In AR, users are able to interact with virtual contents in the real world and tell the difference between the two. In VR everything is virtual (in the sense that the user has no connect with the location they are in virtually). Pokémon GO is a classic example of the former, where virtual pokémon are placed in real-life locations. This is not the case with VR where everything is an illusion. However, let’s not forget that both terms are changing the way we see things from a technological perspective.

The main point of the 2014 post was discussing the Oculus Rift as the case study. This project was born out of a desire to see an affordable and better experience of AR. The Rift was essentially a headset (or head-mounted display) that useshighly-sensitive LEDs and external sensors to create a virtual experience. Since 2013, it was still in development. But now in 2016, we are receiving the first lot VR kits to be available on the market. But first, let’s have a revisit of what the Rift was.

Revisiting the Oculus Rift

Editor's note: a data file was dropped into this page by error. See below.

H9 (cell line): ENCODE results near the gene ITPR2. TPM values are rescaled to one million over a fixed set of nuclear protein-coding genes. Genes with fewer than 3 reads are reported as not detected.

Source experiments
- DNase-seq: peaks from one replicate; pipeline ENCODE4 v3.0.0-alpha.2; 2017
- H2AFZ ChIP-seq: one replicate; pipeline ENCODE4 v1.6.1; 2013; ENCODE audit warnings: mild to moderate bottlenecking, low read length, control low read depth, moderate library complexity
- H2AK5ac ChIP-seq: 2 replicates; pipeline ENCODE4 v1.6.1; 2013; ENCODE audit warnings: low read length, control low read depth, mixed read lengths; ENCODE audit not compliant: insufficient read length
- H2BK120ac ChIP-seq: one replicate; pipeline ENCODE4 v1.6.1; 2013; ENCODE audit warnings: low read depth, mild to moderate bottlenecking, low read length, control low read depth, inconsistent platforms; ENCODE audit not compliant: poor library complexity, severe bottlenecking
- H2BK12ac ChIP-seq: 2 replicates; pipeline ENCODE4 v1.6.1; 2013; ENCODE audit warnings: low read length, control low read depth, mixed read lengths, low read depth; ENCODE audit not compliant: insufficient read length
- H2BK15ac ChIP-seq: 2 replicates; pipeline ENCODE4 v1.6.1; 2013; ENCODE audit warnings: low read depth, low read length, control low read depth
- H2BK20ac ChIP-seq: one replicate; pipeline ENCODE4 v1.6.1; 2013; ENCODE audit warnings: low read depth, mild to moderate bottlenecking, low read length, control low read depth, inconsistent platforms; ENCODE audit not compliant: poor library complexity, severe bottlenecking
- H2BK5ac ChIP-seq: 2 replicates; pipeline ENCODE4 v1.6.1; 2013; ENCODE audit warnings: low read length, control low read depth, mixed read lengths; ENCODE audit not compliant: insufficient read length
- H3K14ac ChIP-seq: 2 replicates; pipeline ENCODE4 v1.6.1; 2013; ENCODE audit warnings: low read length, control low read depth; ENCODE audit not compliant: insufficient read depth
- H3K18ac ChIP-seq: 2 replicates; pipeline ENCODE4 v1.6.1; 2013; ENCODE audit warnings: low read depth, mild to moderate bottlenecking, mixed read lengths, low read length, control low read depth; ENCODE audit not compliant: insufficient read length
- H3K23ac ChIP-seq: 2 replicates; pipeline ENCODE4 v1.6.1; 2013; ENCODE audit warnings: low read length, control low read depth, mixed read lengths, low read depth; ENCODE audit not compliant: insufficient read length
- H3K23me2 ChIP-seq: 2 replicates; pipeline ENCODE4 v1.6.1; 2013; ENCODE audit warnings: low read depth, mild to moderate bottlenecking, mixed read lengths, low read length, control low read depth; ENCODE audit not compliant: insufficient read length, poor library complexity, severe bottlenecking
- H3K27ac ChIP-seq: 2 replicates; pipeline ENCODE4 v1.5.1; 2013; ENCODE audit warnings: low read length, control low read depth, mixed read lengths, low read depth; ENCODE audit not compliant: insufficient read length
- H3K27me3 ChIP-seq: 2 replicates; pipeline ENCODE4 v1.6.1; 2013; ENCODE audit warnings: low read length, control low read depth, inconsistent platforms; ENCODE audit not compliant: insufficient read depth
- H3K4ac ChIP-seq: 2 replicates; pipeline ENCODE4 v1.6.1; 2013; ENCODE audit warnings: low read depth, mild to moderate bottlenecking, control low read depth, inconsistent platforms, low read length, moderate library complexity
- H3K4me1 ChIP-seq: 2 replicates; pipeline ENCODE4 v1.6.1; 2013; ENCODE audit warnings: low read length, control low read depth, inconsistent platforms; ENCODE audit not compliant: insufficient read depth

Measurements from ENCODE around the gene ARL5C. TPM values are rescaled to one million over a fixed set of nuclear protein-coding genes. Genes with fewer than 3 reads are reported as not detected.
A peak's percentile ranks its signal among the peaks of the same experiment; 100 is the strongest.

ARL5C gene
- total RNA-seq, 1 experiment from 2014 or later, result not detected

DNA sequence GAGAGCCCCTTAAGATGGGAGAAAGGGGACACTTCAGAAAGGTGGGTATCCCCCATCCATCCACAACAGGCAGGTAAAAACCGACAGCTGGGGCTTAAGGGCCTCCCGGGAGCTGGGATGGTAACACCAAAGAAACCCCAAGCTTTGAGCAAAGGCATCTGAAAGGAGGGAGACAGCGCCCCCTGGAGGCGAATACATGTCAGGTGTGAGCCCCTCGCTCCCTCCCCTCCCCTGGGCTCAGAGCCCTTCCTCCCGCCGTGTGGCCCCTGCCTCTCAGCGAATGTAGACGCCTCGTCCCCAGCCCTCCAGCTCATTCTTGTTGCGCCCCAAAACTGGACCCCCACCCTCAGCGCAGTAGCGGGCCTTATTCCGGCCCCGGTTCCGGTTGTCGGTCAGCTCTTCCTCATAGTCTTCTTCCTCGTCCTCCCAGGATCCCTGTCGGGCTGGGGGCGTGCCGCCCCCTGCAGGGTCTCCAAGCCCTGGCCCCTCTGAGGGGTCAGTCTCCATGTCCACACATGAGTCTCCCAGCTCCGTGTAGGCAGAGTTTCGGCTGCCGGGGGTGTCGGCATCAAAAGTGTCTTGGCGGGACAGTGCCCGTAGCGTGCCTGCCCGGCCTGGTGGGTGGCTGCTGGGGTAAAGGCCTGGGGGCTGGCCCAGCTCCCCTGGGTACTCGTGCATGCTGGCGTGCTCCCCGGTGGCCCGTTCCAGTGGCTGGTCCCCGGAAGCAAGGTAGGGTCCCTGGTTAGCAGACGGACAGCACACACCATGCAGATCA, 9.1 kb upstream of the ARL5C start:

Californian Palmer Luckey had a keen interest in virtual reality, stemming from his hobby fiddling around with several electronic projects such as lasers and coil guns in his garage. His interest allowed him to steadily build a collection of many head-mounted displays. The first concept of the Oculus Rift came about due to Luckey being become frustrated with the then-current head-mounted displays in his personal collection. He felt they were generally of poor quality and he could do better. ‘Virtual-world sci-fi like The Matrix and the anime show Yu-Gi-Oh! intensified the desire. Why, he asked himself, can’t we do that yet? His modding and iPhone repair work had left him with a lot of money, so he bought a $400 Vuzix iWear VR920, then the most cutting-edge consumer VR headset – enthusiasts call them HMDs, for head-mounted displays – on the market. Then he moved on to the more expensive eMagin Z800 3DVisor. And he kept looking’ (Rubin, 2014).